Experts have warned fitness devices like Fitbits can spark dangerous weight-loss in those with eating disorders.
The wristbands - which link to apps to record the number of steps taken, calories burned and steps climbed - may encourage 'perfectionism' in already vulnerable people, according to Tom Quinn, director of external affairs at the charity Beat.
He added the apps can 'take over' until the desire to reach a certain number of steps becomes an obsession.
Anorexia sufferers have also spoken out, accusing the devices of 'fueling' their disorders.
More than 1.6million people in the UK are thought to suffer from an eating disorder, with anorexia being among the most common, Anorexia & Bulimia Care statistics show.
At least 30million people suffer from an eating disorder in the US, with 0.9 per cent of American women developing anorexia at some point in their lives, according to the National Association of Anorexia Nervosa and Associated Disorders.
In 2017 alone, more than 15million Fitbit devices were sold worldwide, the database company Statista reported. Other popular brands include Delvfire, Lenovo and Huawei.
Speaking to ITV News, Mr Quinn said: 'With individuals who are seeking, often to regain control - perhaps they have low self esteem, or they're stressed by other things in their life - actually that perfectionism, that desire to do everything right can really take over.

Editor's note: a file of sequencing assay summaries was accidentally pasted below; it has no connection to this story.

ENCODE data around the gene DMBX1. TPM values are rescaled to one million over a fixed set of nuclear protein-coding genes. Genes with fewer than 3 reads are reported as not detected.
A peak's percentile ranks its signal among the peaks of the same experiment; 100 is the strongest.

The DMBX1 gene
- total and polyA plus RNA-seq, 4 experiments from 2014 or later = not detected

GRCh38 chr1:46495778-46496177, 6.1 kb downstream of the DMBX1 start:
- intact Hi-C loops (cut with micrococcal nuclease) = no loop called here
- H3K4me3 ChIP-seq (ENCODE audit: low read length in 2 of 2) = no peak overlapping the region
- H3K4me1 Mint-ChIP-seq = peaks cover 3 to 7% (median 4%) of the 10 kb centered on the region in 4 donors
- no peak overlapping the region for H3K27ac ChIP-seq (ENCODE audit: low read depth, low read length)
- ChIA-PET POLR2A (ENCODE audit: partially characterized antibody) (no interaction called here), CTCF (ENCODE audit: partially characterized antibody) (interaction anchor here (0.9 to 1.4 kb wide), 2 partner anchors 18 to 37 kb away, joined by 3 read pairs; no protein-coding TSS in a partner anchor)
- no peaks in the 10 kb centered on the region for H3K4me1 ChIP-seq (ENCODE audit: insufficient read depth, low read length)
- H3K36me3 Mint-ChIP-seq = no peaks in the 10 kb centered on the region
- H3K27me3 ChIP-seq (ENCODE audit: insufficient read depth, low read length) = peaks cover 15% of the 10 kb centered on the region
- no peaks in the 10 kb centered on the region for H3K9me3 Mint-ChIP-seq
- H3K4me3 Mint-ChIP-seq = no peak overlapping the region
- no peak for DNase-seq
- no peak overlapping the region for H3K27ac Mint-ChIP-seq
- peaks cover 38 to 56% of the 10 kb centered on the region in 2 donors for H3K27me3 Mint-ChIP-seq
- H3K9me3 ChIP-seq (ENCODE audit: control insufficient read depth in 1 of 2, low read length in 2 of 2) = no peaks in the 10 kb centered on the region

'So any of these apps or devices that encourage competition, excessive counting, whether that be on a day-by-day basis, or compared to other people, can be very dangerous.'
Caroline Frost is a former eating-disorder sufferer and claims her life was controlled by her Fitbit for two years.
She would use the app to measure how many calories she was consuming and burning, and how many she needed to eat to achieve her goal weight.
Ms Frost adds the app flagged no warnings that she may be over training but 'what it did do was it fueled my anorexia', she said.
Checking it multiple times a day, Ms Frost even became isolated from her loved ones and described the device as her only friend.
Although Ms Frost has since ditched the app and overcome her disorder, anorexia sufferer Zara Kindred still battles with the obsession.
The 20-year-old would aim to increase her step count every day and would even set her alarm to help her get the exercise in.
Ms Kindred, who is trying to gain weight, eventually required emergency care when she walked so much she became exhausted.
She is speaking now out to encourage others not to use these devices.
Fitbit comes with a health warning in its manual, however, it is below other recommendations, such as not to use the device in a sauna.
A spokesperson from the company claimed its mission is to encourage people to live healthier lives by providing them with the tools to reach their fitness goals.
The spokesperson encouraged those with concerns over any unhealthy behaviours to contact their doctor.
Source: The Daily Mail